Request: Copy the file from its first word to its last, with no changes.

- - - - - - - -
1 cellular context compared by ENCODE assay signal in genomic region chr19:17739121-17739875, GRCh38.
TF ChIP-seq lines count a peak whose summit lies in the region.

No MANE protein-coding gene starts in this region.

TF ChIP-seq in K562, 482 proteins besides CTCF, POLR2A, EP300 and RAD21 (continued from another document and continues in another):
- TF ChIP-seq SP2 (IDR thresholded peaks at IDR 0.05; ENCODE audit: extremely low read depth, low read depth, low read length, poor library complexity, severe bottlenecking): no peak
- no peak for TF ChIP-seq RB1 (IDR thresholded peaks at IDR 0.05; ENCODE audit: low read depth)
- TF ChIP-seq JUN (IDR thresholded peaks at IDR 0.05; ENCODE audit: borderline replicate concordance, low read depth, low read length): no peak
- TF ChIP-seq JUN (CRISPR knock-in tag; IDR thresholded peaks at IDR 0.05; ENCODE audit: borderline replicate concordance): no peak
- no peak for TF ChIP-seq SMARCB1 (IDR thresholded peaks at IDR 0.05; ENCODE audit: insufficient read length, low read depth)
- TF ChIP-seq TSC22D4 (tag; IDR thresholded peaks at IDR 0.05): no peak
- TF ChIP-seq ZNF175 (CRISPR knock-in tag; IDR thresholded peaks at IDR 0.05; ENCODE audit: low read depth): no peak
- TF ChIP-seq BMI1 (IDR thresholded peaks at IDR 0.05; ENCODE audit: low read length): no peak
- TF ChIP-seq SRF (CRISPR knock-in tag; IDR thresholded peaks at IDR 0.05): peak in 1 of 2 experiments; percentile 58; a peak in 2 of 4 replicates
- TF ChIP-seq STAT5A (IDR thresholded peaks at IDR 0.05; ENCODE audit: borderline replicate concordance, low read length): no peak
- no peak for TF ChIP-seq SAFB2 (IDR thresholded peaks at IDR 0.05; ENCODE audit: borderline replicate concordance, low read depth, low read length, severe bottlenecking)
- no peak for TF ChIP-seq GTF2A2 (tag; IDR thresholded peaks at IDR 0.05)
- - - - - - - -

1 cellular context compared by ENCODE assay signal in genomic region chr19:17739121-17739875, GRCh38.
TF ChIP-seq lines count a peak whose summit lies in the region.

No MANE protein-coding gene starts in this region.

TF ChIP-seq in K562, 482 proteins besides CTCF, POLR2A, EP300 and RAD21 (continued from another document and continues in another):
- TF ChIP-seq SP2 (IDR thresholded peaks at IDR 0.05; ENCODE audit: extremely low read depth, low read depth, low read length, poor library complexity, severe bottlenecking): no peak
- no peak for TF ChIP-seq RB1 (IDR thresholded peaks at IDR 0.05; ENCODE audit: low read depth)
- TF ChIP-seq JUN (IDR thresholded peaks at IDR 0.05; ENCODE audit: borderline replicate concordance, low read depth, low read length): no peak
- TF ChIP-seq JUN (CRISPR knock-in tag; IDR thresholded peaks at IDR 0.05; ENCODE audit: borderline replicate concordance): no peak
- no peak for TF ChIP-seq SMARCB1 (IDR thresholded peaks at IDR 0.05; ENCODE audit: insufficient read length, low read depth)
- TF ChIP-seq TSC22D4 (tag; IDR thresholded peaks at IDR 0.05): no peak
- TF ChIP-seq ZNF175 (CRISPR knock-in tag; IDR thresholded peaks at IDR 0.05; ENCODE audit: low read depth): no peak
- TF ChIP-seq BMI1 (IDR thresholded peaks at IDR 0.05; ENCODE audit: low read length): no peak
- TF ChIP-seq SRF (CRISPR knock-in tag; IDR thresholded peaks at IDR 0.05): peak in 1 of 2 experiments; percentile 58; a peak in 2 of 4 replicates
- TF ChIP-seq STAT5A (IDR thresholded peaks at IDR 0.05; ENCODE audit: borderline replicate concordance, low read length): no peak
- no peak for TF ChIP-seq SAFB2 (IDR thresholded peaks at IDR 0.05; ENCODE audit: borderline replicate concordance, low read depth, low read length, severe bottlenecking)
- no peak for TF ChIP-seq GTF2A2 (tag; IDR thresholded peaks at IDR 0.05)